Yes, I think it could be construed as such.
While 50,000 students protest the proposed fees increase, this exchange in Parliament:
The BBC reports 79% cut in University teaching funding (Will this mark the death of UK Universities? - Grumpy Bob’s Posterous).
The Open University is hosting a web page devoted to the upcoming Darwin 200 anniversary. Usefully, it’s also the 150th anniversary of the publication of the Origin of Species (free e-book, web book), possibly the most influential work in science ever (your starter for ’10’!).
Of course, I can be accused of a little bias since the site is the work of my colleagues at the OU, but it’s a more graphically pleasing route to finding courses such as Darwin and Evolution than the standard OU website! The course is one of a number of Science Short Courses that expect no prior qualification, but which reflect topical issues in science – the courses are very popular, and offer a relatively low commitment introduction to distance learning via the Open University.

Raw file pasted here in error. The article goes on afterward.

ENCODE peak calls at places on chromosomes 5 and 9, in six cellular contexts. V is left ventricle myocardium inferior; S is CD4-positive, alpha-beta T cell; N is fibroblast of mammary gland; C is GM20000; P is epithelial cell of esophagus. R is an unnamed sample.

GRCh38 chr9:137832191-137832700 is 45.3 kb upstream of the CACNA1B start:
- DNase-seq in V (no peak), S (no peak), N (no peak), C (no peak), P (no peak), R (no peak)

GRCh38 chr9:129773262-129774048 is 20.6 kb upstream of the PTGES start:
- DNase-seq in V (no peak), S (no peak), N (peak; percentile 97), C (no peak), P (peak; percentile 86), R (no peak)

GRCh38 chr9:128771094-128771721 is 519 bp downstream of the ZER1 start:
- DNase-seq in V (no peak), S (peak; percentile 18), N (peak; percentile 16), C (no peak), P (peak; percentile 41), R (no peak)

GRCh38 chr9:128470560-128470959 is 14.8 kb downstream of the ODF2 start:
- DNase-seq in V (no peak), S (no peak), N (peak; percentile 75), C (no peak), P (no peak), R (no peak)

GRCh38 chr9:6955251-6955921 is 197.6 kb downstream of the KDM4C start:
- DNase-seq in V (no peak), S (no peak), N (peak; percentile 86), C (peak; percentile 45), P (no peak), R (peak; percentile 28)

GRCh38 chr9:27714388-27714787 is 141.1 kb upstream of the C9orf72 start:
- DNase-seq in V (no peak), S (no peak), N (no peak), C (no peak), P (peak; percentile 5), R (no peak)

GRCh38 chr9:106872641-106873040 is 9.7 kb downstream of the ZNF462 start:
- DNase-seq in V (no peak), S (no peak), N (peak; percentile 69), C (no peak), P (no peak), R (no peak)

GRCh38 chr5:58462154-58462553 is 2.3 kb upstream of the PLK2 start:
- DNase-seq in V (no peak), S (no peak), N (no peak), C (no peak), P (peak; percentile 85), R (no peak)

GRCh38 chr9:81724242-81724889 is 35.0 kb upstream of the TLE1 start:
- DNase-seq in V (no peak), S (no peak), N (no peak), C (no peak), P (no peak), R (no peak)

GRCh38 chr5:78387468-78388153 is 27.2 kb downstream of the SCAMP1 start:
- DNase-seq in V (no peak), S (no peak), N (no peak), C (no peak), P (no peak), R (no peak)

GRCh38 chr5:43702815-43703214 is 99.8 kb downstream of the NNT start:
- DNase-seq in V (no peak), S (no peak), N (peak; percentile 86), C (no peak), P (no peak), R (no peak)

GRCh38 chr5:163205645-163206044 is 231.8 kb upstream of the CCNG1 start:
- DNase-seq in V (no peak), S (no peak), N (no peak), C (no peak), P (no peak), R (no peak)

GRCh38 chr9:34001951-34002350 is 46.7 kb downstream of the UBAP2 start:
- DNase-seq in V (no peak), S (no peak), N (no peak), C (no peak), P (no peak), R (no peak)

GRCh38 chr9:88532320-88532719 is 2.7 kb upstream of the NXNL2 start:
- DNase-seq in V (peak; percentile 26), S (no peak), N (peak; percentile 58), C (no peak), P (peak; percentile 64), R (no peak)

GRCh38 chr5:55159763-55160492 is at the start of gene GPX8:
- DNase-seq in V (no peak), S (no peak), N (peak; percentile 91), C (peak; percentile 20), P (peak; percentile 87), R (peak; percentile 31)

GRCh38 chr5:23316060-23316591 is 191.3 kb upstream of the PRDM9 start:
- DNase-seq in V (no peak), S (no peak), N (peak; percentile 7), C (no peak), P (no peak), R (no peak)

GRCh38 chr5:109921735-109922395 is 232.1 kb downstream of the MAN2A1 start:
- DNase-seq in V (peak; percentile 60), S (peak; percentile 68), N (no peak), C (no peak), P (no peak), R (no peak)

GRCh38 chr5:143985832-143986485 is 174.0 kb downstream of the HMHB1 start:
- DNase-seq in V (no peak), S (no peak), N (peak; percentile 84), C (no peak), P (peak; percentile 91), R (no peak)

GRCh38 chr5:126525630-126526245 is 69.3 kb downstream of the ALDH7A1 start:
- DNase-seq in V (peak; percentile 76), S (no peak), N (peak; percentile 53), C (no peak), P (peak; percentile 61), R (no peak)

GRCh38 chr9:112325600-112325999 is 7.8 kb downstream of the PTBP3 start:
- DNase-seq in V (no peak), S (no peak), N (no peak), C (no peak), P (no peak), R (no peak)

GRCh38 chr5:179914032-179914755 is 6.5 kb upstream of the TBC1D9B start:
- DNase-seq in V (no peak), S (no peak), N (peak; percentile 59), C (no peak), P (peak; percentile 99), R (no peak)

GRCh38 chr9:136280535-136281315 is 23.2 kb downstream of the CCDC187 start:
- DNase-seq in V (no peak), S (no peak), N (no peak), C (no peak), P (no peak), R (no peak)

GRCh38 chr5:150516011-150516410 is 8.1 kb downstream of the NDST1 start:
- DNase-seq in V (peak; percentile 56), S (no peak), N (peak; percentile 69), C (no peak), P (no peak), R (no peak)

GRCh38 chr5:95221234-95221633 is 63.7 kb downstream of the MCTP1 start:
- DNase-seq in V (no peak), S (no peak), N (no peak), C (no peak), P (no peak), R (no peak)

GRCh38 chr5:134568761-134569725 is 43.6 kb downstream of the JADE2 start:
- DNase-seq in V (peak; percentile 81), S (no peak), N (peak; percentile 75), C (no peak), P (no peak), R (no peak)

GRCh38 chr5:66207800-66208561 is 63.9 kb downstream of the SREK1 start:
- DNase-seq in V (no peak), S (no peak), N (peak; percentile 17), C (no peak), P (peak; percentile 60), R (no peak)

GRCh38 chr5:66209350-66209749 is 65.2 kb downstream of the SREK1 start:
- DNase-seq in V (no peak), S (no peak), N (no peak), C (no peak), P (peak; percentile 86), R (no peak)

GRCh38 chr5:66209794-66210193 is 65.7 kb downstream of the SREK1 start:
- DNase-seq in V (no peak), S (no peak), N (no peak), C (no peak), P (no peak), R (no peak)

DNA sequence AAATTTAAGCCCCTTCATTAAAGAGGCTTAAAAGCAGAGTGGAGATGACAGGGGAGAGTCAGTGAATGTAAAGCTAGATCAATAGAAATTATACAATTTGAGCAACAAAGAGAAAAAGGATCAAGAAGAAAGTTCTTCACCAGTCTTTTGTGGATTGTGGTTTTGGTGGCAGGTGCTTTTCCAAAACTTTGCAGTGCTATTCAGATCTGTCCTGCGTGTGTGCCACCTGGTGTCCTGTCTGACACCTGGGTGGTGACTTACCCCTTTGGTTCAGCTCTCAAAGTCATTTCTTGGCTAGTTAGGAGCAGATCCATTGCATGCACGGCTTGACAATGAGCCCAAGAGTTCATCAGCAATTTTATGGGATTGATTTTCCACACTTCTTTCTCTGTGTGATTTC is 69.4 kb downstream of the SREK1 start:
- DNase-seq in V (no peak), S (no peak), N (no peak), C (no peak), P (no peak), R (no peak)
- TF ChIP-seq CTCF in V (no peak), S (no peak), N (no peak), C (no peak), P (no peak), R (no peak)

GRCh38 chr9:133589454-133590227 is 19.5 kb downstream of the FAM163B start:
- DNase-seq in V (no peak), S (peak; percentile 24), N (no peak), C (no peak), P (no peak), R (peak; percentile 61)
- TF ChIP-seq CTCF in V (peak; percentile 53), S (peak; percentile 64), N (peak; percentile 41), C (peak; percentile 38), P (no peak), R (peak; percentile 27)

Withdrawal of funding for equivalent or lower qualifications (ELQs) – In yet another bizarre and capricious decision, the Government have instructed HEFCE to remove financial support for students studying for a degree of Equivalent or Lower Qualification than one already possessed.This is a smack in the face for those students who wish to retrain, for those who wish to learn for the sake of learning, and is discriminatory – students in Scotland, Wales, Northern Ireland are at present unaffected. Here is John Denham’s letter directing HEFCE. I work at the Open University. Of the £100 million to be clawed back by HEFCE (such an clean, arbitrary number), somewhere between £30-40 million is likely to be wiped from our income sheet.
Our Vice-Chancellor, Professor Brenda Gourlay has reported on the impact of the ELQ policy. John Denham will be at the Open University on 13th December, and will speak to students and staff at 15:00 (Berrill Lecture Theatre, Walton Hall campus, Milton Keynes). It will be interesting…watch this space.
Well, John Denham’s presentation was not at all informative (the text can be read here), and he didn’t respond well to questioning. In particular, when asked whether he or his civil servants had modelled the potential effects of this decision, he claimed this wasn’t his responsibility. Well, I beg to differ.
Today there is an item on the BBC News website about the ELQ issue, with the news that the Conservatives are taking a stance. I suppose this may just harden the government’s position on the issue. The Open University Vice Chancellor, Brenda Gourlay, appeared on Radio 4’s Today programme this morning to talk about the ELQ issue.